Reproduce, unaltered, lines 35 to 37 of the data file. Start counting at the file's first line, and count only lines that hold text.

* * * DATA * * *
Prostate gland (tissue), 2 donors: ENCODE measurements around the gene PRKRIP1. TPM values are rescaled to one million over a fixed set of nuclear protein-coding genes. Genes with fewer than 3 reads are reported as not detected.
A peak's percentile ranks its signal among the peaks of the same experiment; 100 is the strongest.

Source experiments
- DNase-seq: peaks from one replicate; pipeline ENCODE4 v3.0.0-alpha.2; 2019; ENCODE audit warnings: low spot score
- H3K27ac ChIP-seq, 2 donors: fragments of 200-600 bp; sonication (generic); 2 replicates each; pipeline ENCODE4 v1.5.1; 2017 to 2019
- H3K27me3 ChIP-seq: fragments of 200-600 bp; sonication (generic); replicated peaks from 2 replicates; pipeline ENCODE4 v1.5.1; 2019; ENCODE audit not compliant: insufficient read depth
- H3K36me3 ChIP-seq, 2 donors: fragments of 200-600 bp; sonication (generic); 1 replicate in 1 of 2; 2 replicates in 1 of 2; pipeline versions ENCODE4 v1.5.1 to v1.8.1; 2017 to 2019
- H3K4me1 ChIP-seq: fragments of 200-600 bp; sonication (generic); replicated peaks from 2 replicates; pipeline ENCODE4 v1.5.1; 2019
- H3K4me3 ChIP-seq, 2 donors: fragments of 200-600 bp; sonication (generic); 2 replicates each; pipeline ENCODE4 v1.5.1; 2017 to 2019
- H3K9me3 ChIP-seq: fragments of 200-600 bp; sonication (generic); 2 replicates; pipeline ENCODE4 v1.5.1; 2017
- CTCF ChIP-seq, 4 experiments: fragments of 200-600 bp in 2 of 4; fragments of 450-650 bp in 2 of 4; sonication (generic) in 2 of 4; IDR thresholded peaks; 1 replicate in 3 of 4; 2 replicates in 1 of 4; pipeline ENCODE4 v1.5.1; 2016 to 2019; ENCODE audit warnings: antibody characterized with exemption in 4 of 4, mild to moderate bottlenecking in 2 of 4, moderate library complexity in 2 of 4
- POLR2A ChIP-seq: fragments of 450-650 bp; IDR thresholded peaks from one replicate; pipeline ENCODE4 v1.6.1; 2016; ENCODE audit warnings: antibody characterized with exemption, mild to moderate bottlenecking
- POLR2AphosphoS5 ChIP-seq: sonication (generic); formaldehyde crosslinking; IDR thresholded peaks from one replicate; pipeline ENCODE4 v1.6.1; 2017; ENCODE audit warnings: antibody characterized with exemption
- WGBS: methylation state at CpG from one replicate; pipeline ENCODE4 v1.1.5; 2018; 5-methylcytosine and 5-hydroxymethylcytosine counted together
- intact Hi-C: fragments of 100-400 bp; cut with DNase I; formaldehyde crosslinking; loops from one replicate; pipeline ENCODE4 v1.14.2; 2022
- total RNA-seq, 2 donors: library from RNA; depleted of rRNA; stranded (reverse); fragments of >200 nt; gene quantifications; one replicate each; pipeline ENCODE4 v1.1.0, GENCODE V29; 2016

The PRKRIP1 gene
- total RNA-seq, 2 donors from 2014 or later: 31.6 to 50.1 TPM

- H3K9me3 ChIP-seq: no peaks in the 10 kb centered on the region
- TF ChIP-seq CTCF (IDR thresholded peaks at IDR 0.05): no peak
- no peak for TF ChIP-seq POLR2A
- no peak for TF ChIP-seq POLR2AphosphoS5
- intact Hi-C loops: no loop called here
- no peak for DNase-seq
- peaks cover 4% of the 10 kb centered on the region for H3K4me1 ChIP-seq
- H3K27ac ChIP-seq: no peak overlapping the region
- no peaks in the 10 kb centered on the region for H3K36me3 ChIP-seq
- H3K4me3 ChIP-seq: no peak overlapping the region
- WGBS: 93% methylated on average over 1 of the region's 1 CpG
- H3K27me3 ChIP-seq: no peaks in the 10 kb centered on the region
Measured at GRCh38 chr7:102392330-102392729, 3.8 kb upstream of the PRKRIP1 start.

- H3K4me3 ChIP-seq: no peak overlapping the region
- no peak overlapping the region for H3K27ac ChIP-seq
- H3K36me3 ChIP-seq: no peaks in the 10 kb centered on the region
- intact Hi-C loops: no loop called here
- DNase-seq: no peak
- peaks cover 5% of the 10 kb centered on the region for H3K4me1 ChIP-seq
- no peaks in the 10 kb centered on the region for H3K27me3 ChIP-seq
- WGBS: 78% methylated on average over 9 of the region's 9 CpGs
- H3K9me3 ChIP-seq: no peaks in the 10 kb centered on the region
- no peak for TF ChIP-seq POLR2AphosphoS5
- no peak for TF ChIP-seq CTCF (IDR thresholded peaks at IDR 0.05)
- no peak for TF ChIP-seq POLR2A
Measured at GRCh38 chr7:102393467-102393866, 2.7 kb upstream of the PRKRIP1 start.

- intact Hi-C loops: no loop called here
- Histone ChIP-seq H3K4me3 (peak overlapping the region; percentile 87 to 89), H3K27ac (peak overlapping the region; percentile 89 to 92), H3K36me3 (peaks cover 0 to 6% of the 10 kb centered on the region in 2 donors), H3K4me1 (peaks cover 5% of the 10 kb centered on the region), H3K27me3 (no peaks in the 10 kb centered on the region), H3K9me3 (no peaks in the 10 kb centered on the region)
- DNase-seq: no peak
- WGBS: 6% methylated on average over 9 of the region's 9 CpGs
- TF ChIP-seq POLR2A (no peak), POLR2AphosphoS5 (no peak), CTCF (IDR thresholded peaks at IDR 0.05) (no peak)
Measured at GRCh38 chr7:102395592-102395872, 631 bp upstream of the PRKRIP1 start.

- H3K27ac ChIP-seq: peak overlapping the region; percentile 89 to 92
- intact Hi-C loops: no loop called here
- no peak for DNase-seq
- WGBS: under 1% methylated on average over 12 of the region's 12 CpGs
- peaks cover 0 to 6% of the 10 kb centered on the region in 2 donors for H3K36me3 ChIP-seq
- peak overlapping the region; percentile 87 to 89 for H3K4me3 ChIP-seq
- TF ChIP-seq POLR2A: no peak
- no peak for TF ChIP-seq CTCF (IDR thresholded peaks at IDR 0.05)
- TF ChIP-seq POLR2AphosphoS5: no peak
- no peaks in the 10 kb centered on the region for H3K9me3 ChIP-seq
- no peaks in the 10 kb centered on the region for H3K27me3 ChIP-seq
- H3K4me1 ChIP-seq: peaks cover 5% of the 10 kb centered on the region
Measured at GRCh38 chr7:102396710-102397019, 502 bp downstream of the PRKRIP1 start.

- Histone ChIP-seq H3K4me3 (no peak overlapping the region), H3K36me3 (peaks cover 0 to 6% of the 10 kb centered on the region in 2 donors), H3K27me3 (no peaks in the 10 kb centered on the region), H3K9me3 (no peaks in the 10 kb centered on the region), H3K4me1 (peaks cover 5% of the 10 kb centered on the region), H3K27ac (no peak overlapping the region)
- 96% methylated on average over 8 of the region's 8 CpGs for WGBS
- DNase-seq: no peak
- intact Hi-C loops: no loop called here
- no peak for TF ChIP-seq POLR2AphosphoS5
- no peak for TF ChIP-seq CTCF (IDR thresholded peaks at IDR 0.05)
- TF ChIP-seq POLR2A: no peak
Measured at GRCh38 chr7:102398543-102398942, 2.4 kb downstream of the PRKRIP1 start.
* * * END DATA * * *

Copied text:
- intact Hi-C loops: no loop called here
- DNase-seq: no peak
- peaks cover 5% of the 10 kb centered on the region for H3K4me1 ChIP-seq